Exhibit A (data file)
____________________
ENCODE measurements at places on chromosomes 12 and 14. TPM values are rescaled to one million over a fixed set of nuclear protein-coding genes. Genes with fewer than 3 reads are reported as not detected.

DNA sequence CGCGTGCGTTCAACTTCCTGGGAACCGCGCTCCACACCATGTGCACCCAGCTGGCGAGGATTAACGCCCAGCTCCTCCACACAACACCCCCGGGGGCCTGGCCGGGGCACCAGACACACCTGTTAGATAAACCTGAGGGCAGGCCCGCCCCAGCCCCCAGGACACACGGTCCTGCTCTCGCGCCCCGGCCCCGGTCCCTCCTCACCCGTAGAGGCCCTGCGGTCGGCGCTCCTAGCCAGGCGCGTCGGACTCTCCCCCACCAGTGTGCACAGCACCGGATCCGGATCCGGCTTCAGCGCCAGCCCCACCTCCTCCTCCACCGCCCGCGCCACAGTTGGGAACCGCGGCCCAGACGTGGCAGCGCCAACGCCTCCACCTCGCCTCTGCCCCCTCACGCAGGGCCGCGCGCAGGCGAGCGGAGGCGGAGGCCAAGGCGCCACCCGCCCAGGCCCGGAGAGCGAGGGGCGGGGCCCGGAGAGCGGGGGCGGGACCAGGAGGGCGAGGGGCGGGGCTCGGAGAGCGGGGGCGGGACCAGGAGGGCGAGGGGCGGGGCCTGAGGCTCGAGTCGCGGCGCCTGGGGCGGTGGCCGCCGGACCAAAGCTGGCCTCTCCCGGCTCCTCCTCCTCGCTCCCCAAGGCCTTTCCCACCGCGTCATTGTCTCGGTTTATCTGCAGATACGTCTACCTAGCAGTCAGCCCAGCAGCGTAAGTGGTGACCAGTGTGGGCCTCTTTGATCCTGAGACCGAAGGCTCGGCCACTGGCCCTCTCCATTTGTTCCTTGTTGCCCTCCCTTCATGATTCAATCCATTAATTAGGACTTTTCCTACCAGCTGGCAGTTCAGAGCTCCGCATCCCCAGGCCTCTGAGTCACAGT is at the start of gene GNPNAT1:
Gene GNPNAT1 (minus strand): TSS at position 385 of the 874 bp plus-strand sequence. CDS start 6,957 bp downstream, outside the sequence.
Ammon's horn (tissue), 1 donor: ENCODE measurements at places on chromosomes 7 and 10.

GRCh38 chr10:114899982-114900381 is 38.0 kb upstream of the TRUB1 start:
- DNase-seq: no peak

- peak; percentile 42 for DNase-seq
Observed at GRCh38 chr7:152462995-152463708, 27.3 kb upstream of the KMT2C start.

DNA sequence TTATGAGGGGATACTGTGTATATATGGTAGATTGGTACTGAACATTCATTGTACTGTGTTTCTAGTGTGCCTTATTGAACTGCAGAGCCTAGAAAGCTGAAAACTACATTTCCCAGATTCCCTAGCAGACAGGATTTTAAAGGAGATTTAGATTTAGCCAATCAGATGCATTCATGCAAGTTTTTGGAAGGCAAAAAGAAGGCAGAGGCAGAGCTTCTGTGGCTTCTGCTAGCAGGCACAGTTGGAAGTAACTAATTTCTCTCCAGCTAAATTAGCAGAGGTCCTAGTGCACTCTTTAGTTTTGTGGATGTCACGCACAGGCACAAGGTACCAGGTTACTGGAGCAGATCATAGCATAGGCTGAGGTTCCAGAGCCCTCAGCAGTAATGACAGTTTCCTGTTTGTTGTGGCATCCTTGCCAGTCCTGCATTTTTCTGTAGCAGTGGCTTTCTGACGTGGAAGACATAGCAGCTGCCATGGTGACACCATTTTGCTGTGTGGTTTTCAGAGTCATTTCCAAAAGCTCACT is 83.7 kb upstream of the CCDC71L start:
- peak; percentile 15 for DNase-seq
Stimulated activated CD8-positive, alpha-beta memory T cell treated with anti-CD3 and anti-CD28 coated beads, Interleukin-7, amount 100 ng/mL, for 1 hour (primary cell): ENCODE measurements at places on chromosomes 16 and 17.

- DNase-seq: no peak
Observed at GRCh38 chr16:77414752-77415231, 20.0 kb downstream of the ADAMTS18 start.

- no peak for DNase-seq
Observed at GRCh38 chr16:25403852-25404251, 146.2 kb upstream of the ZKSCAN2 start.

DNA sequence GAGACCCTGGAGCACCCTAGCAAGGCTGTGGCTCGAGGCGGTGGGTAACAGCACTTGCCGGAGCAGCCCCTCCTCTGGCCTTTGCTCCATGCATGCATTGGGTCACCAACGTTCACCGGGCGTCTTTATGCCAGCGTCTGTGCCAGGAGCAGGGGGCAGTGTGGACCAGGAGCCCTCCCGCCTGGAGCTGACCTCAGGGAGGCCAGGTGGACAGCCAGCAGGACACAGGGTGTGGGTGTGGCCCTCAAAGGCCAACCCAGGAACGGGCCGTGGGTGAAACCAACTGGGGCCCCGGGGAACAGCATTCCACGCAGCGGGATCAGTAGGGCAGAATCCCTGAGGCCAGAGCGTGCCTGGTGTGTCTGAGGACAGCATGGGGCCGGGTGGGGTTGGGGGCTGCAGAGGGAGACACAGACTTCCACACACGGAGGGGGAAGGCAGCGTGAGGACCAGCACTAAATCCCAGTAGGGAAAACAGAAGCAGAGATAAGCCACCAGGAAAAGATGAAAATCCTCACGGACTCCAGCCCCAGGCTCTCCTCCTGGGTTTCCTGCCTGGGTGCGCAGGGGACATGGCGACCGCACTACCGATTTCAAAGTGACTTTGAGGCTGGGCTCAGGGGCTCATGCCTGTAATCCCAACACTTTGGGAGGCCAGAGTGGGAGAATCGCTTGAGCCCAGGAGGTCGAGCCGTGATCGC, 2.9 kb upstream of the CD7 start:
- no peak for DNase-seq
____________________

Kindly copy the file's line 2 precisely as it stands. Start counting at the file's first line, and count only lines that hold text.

DNA sequence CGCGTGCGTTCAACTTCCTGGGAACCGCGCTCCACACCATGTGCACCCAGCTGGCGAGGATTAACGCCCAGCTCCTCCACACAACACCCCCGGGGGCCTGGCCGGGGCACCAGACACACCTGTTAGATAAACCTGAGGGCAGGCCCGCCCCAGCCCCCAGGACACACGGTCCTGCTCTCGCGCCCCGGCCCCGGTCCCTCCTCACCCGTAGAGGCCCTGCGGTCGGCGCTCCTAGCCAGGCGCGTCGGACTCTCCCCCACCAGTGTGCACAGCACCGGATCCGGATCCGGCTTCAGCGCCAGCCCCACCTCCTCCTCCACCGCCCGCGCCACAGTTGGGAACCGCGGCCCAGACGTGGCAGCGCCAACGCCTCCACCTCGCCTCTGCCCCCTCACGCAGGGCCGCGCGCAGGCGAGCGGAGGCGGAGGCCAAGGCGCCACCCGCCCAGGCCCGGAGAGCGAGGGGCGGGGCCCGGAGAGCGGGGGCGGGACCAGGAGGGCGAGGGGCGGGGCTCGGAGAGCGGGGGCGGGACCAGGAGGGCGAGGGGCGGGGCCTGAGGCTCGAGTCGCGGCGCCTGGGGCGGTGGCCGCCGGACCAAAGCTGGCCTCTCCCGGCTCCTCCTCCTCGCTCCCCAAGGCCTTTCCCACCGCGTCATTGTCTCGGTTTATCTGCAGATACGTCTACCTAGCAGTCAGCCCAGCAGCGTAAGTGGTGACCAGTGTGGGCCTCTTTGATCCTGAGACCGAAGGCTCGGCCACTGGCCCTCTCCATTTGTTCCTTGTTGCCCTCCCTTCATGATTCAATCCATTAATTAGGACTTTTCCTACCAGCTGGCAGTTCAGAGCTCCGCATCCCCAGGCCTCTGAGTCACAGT is at the start of gene GNPNAT1: